9. PermissionToLand

    PermissionToLand Well-Known Member

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    Then I would say go for it. For under $2k, it's a no-brainer. However, don't expect perfect workmanship either. Mine has some issues in inconspicuous areas (grain filler on the top and bottom ends of the fretboard, some thinner finished areas, even a binding dot marker missing) but such is the price of a more hand made guitar. Unless you want to pay a luthier to build a custom guitar, or buy a machine built guitar (Epiphone) you won't get perfection. Even back in their heyday, Gibson made mistakes. Of course, every guitar is different so you could find a perfect CS model and a sloppy USA model. The Original looks really nice and in all fairness most USA models I've played on the showroom floor were not set up at all. It's up to you. They're both good choices in my book.
     
  10. lunchbox

    lunchbox Active Member

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    I've owned two CS Gibson's: a '76 Explorer '59 RI (paid $1100 in '97), and an '05 LP Special 1960 SC (paid $1750 in '11). Both were of better quality than Gibson USA production line guitars, imo. How much that translates to $$$ is up to you.

    IMO, the (new) CS guitars are waaaaaaaaay overpriced, but you can find good deals for used. I'd definitely take a look at the one you're interested in, and at $2k seems like an OK price.
     
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  11. Moose

    Moose Well-Known Member

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    I'm going to side with lunchbox here.

    In terms of value for money it's hard to rationise the extra cost of a custom shop vs. the Made In USA guitars.

    However, Gibson have never been especially rational when it comes to pricing even historically eg. the 1961 pricing for the SG Standard and Custom were $265 and $365 respectively. That price difference can't been justified in terms of the extra build cost. I reckon it's just the standard way of creating some exclusivity at a price point that will sell.

    Anyway, back to the original question. I have had CS and MIA guitars. CS guitars are my preference. Not because of are twice as good, historically accurate or worth the money but because I find them slightly better quality build and materials, I enjoy them more and am prepared to pay a bit more. Nb. I buy most of my CS guitars second hand rather than street prices.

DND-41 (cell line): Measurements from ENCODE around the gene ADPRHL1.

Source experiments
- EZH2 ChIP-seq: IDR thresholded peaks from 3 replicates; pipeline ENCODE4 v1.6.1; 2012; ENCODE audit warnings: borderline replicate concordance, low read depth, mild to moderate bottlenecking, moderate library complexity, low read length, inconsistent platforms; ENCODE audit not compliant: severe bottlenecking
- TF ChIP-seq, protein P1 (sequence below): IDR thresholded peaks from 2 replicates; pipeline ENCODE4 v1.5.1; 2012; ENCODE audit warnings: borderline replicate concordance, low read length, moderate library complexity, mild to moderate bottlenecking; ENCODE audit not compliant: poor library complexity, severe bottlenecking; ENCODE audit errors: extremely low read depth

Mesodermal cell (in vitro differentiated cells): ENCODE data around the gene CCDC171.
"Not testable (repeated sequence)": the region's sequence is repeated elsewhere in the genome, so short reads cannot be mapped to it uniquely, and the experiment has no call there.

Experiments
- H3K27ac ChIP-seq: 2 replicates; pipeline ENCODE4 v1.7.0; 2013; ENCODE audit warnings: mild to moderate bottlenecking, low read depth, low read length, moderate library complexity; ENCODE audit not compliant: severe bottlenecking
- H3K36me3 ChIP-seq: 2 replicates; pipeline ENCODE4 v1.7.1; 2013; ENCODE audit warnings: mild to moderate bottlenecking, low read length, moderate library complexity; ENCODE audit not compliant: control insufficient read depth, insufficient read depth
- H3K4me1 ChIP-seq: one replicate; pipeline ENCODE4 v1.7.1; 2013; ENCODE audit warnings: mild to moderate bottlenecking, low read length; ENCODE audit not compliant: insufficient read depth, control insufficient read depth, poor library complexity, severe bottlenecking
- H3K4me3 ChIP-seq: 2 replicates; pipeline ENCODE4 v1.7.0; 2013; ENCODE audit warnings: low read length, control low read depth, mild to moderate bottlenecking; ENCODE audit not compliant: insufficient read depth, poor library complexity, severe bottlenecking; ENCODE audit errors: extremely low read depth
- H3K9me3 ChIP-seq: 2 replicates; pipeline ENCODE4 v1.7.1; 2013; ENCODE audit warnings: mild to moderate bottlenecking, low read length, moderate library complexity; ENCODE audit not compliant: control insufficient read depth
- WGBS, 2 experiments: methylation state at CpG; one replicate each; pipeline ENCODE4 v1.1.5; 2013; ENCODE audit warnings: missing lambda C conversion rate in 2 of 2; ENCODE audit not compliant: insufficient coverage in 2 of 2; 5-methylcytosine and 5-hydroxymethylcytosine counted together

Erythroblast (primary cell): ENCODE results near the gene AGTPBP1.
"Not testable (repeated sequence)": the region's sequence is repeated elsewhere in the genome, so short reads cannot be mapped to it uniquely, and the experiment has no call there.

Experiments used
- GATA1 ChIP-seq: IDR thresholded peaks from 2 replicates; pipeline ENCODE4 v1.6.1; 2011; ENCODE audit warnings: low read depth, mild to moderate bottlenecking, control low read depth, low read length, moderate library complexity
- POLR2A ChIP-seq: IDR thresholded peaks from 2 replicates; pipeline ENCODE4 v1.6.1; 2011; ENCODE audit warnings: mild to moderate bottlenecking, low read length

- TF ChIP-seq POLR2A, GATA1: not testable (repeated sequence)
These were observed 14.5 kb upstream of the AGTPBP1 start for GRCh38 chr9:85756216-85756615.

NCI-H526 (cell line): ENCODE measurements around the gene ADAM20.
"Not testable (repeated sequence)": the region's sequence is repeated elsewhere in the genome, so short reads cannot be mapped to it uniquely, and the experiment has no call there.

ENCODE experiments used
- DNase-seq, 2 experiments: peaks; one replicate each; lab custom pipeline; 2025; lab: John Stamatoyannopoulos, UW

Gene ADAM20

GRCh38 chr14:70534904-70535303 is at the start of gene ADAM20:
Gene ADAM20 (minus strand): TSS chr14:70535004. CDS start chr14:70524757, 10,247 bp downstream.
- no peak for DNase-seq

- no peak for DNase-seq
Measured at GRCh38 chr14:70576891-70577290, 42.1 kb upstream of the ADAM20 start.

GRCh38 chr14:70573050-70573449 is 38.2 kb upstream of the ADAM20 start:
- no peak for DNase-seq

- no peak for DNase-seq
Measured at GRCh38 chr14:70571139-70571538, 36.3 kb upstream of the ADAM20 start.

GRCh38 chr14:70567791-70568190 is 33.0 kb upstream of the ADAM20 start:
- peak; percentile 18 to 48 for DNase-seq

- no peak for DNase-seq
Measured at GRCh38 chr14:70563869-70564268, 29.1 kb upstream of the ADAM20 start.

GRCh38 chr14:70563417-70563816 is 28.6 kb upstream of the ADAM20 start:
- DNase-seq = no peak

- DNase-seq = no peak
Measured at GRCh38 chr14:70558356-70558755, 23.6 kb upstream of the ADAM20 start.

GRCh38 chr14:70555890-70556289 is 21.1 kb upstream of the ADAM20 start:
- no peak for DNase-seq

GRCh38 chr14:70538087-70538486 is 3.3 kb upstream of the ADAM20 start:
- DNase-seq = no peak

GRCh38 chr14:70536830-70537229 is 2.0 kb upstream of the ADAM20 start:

I'd love to be able to buy an original 63-67 guitar but a) they're expensive b) many are damaged and c) mostly located in the states (which with shipping could end up damaged).

    The CS SG standard is my regular squeeze. It is light weight, sounds awesome, stays in tune, the neck is really solid and every time I look at it I think, if I could only have one guitar this would be it. YMMV.

    When it comes to CS guitars I'd say buy a good one second hand. Providing it is genuine, not damaged and plays well you will get a fine guitar. If you don't like like it you can sell it and you shouldn't lose much money in the process. If nothing else you will have had time to make up your own mind about the value of a CS guitar.

    Here's my review Correct Weight: SG Standard Reissue
     
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  12. V_1

    V_1 Guest

    While I cannot say it fully justifies the cost, the one I played at a music store was exceptionally nice. The fit, finish, feel, and sound were very good.
     
  13. Col Mustard

    Col Mustard Well-Known Member

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    I read your first post twice before offering my precious opinion. *shrugs

    so if you really don't appreciate what I wrote, just boil it down to the
    one word that keeps my statements from contradicting each other:
    unnecessary
     
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  14. Kris Ford

    Kris Ford Well-Known Member

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    Ok, since you asked....
    Obviously overpriced for what you get.
    Body lines, ESPECIALLY the bevels in the cutaways look nothing like a real vintage SG.
    Color is way off. No vintage SG was ever that shade of red.
    HORRIBLE finish, many sanding swirls and gummy feeling lacquer, covered in VOS goop. This does not look vintage by any means.
    Sloppy soldering, wildly out of spec pots, fake Bumblebee caps, vintage SGs used ceramic caps.
    Headstock too thick and wrong shape compared to vintage.
    Single ring Klusons instead of vintage correct double ring.
    Boomy neck pickup, thin sounding bridge. (Potted BBs, you can only get unpotted aftermarket.)
    Pickup covers too square. Vintage covers have a rounded corner radius.
    Pickup rings are too tall compared to vintage.
    Atrocious "aging" of nickel hardware.
    Neck profile is not vintage accurate.
    Tips of horns are too thick, and shaped nothing like vintage.
    Angle of Lyre Vibrola spring plate is off.
    Plastic parts are crudely scratched with sandpaper.
    Screws are way too rusty
    Bottom tip of pickguard hangs off off body due to body lines being wrong.
    Resale value is terrible! You'll take a huge hit when you wanna dump it.

    That's just off the top of my head.
    I've owned 17 vintage SGs in my life, and the VOS is simply not close. At all.
    ESPECIALLY considering how vintage accurate Gibson claims them to be. It's outright BS.
     
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  15. Metal89

    Metal89 Well-Known Member